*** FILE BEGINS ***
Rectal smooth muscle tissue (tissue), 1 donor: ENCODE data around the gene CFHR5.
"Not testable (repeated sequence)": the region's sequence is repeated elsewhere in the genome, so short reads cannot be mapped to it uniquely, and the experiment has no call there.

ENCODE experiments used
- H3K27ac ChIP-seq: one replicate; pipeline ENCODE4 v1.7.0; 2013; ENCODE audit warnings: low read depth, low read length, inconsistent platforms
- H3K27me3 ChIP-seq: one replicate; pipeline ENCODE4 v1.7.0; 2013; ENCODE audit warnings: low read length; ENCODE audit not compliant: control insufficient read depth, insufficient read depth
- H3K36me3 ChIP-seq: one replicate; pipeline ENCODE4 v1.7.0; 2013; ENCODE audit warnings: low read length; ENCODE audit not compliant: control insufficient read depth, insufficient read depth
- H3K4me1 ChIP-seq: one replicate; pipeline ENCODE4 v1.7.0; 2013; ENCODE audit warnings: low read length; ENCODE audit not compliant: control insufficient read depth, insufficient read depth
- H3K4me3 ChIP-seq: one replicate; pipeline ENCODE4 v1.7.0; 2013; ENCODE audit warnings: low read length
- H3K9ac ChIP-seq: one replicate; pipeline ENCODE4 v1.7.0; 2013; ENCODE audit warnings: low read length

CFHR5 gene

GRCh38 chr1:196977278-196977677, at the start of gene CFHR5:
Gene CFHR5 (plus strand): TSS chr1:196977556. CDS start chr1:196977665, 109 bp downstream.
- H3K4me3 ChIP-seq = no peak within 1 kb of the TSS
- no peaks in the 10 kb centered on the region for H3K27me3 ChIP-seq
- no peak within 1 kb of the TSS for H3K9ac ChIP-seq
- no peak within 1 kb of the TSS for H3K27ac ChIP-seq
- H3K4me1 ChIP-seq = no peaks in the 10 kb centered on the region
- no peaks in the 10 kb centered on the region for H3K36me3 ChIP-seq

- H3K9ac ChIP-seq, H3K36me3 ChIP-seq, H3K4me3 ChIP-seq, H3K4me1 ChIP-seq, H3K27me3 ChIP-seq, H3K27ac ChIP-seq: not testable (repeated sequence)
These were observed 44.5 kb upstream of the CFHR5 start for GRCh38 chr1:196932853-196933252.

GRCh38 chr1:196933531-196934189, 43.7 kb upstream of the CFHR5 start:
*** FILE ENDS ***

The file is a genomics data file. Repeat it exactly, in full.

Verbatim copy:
Rectal smooth muscle tissue (tissue), 1 donor: ENCODE data around the gene CFHR5.
"Not testable (repeated sequence)": the region's sequence is repeated elsewhere in the genome, so short reads cannot be mapped to it uniquely, and the experiment has no call there.

ENCODE experiments used
- H3K27ac ChIP-seq: one replicate; pipeline ENCODE4 v1.7.0; 2013; ENCODE audit warnings: low read depth, low read length, inconsistent platforms
- H3K27me3 ChIP-seq: one replicate; pipeline ENCODE4 v1.7.0; 2013; ENCODE audit warnings: low read length; ENCODE audit not compliant: control insufficient read depth, insufficient read depth
- H3K36me3 ChIP-seq: one replicate; pipeline ENCODE4 v1.7.0; 2013; ENCODE audit warnings: low read length; ENCODE audit not compliant: control insufficient read depth, insufficient read depth
- H3K4me1 ChIP-seq: one replicate; pipeline ENCODE4 v1.7.0; 2013; ENCODE audit warnings: low read length; ENCODE audit not compliant: control insufficient read depth, insufficient read depth
- H3K4me3 ChIP-seq: one replicate; pipeline ENCODE4 v1.7.0; 2013; ENCODE audit warnings: low read length
- H3K9ac ChIP-seq: one replicate; pipeline ENCODE4 v1.7.0; 2013; ENCODE audit warnings: low read length

CFHR5 gene

GRCh38 chr1:196977278-196977677, at the start of gene CFHR5:
Gene CFHR5 (plus strand): TSS chr1:196977556. CDS start chr1:196977665, 109 bp downstream.
- H3K4me3 ChIP-seq = no peak within 1 kb of the TSS
- no peaks in the 10 kb centered on the region for H3K27me3 ChIP-seq
- no peak within 1 kb of the TSS for H3K9ac ChIP-seq
- no peak within 1 kb of the TSS for H3K27ac ChIP-seq
- H3K4me1 ChIP-seq = no peaks in the 10 kb centered on the region
- no peaks in the 10 kb centered on the region for H3K36me3 ChIP-seq

- H3K9ac ChIP-seq, H3K36me3 ChIP-seq, H3K4me3 ChIP-seq, H3K4me1 ChIP-seq, H3K27me3 ChIP-seq, H3K27ac ChIP-seq: not testable (repeated sequence)
These were observed 44.5 kb upstream of the CFHR5 start for GRCh38 chr1:196932853-196933252.

GRCh38 chr1:196933531-196934189, 43.7 kb upstream of the CFHR5 start: